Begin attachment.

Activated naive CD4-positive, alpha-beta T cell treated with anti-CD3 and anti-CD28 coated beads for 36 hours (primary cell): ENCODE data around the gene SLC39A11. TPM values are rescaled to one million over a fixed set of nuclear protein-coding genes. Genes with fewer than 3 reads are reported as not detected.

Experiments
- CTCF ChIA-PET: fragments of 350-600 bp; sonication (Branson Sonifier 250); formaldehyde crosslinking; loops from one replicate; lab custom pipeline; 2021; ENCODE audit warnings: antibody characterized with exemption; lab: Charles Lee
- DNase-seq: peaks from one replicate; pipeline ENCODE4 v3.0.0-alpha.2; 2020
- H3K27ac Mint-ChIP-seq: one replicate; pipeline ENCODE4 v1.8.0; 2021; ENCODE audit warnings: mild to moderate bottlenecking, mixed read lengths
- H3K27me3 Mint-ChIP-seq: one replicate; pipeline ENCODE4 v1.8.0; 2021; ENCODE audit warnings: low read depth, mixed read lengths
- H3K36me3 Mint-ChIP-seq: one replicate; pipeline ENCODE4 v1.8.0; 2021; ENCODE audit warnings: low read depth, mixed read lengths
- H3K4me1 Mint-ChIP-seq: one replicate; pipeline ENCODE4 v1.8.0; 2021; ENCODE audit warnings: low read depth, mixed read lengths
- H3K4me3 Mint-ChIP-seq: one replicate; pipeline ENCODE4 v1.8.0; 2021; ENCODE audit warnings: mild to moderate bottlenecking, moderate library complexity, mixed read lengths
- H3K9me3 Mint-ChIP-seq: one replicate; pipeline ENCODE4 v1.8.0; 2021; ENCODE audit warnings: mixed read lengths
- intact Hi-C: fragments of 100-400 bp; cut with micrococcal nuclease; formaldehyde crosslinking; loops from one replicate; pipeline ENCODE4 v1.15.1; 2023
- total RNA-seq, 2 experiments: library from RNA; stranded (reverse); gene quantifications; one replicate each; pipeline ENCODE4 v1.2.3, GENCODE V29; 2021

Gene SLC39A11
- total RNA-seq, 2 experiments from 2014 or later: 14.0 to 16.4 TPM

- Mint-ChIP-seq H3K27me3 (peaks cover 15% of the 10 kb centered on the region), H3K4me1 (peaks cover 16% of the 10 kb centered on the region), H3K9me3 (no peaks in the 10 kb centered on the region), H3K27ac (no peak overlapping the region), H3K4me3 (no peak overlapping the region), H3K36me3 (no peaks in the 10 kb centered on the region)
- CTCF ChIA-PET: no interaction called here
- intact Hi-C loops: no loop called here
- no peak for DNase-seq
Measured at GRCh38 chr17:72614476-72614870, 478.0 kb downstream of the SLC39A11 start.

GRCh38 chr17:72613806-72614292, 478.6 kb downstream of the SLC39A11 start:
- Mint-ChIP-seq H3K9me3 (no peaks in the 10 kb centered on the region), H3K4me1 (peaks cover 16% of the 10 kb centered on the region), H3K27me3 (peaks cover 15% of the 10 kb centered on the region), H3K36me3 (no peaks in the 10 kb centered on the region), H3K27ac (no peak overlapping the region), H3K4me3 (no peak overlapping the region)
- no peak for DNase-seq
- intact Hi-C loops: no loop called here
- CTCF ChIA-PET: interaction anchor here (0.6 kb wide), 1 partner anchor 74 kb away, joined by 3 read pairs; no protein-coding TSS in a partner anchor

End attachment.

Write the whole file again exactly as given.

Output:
Activated naive CD4-positive, alpha-beta T cell treated with anti-CD3 and anti-CD28 coated beads for 36 hours (primary cell): ENCODE data around the gene SLC39A11. TPM values are rescaled to one million over a fixed set of nuclear protein-coding genes. Genes with fewer than 3 reads are reported as not detected.

Experiments
- CTCF ChIA-PET: fragments of 350-600 bp; sonication (Branson Sonifier 250); formaldehyde crosslinking; loops from one replicate; lab custom pipeline; 2021; ENCODE audit warnings: antibody characterized with exemption; lab: Charles Lee
- DNase-seq: peaks from one replicate; pipeline ENCODE4 v3.0.0-alpha.2; 2020
- H3K27ac Mint-ChIP-seq: one replicate; pipeline ENCODE4 v1.8.0; 2021; ENCODE audit warnings: mild to moderate bottlenecking, mixed read lengths
- H3K27me3 Mint-ChIP-seq: one replicate; pipeline ENCODE4 v1.8.0; 2021; ENCODE audit warnings: low read depth, mixed read lengths
- H3K36me3 Mint-ChIP-seq: one replicate; pipeline ENCODE4 v1.8.0; 2021; ENCODE audit warnings: low read depth, mixed read lengths
- H3K4me1 Mint-ChIP-seq: one replicate; pipeline ENCODE4 v1.8.0; 2021; ENCODE audit warnings: low read depth, mixed read lengths
- H3K4me3 Mint-ChIP-seq: one replicate; pipeline ENCODE4 v1.8.0; 2021; ENCODE audit warnings: mild to moderate bottlenecking, moderate library complexity, mixed read lengths
- H3K9me3 Mint-ChIP-seq: one replicate; pipeline ENCODE4 v1.8.0; 2021; ENCODE audit warnings: mixed read lengths
- intact Hi-C: fragments of 100-400 bp; cut with micrococcal nuclease; formaldehyde crosslinking; loops from one replicate; pipeline ENCODE4 v1.15.1; 2023
- total RNA-seq, 2 experiments: library from RNA; stranded (reverse); gene quantifications; one replicate each; pipeline ENCODE4 v1.2.3, GENCODE V29; 2021

Gene SLC39A11
- total RNA-seq, 2 experiments from 2014 or later: 14.0 to 16.4 TPM

- Mint-ChIP-seq H3K27me3 (peaks cover 15% of the 10 kb centered on the region), H3K4me1 (peaks cover 16% of the 10 kb centered on the region), H3K9me3 (no peaks in the 10 kb centered on the region), H3K27ac (no peak overlapping the region), H3K4me3 (no peak overlapping the region), H3K36me3 (no peaks in the 10 kb centered on the region)
- CTCF ChIA-PET: no interaction called here
- intact Hi-C loops: no loop called here
- no peak for DNase-seq
Measured at GRCh38 chr17:72614476-72614870, 478.0 kb downstream of the SLC39A11 start.

GRCh38 chr17:72613806-72614292, 478.6 kb downstream of the SLC39A11 start:
- Mint-ChIP-seq H3K9me3 (no peaks in the 10 kb centered on the region), H3K4me1 (peaks cover 16% of the 10 kb centered on the region), H3K27me3 (peaks cover 15% of the 10 kb centered on the region), H3K36me3 (no peaks in the 10 kb centered on the region), H3K27ac (no peak overlapping the region), H3K4me3 (no peak overlapping the region)
- no peak for DNase-seq
- intact Hi-C loops: no loop called here
- CTCF ChIA-PET: interaction anchor here (0.6 kb wide), 1 partner anchor 74 kb away, joined by 3 read pairs; no protein-coding TSS in a partner anchor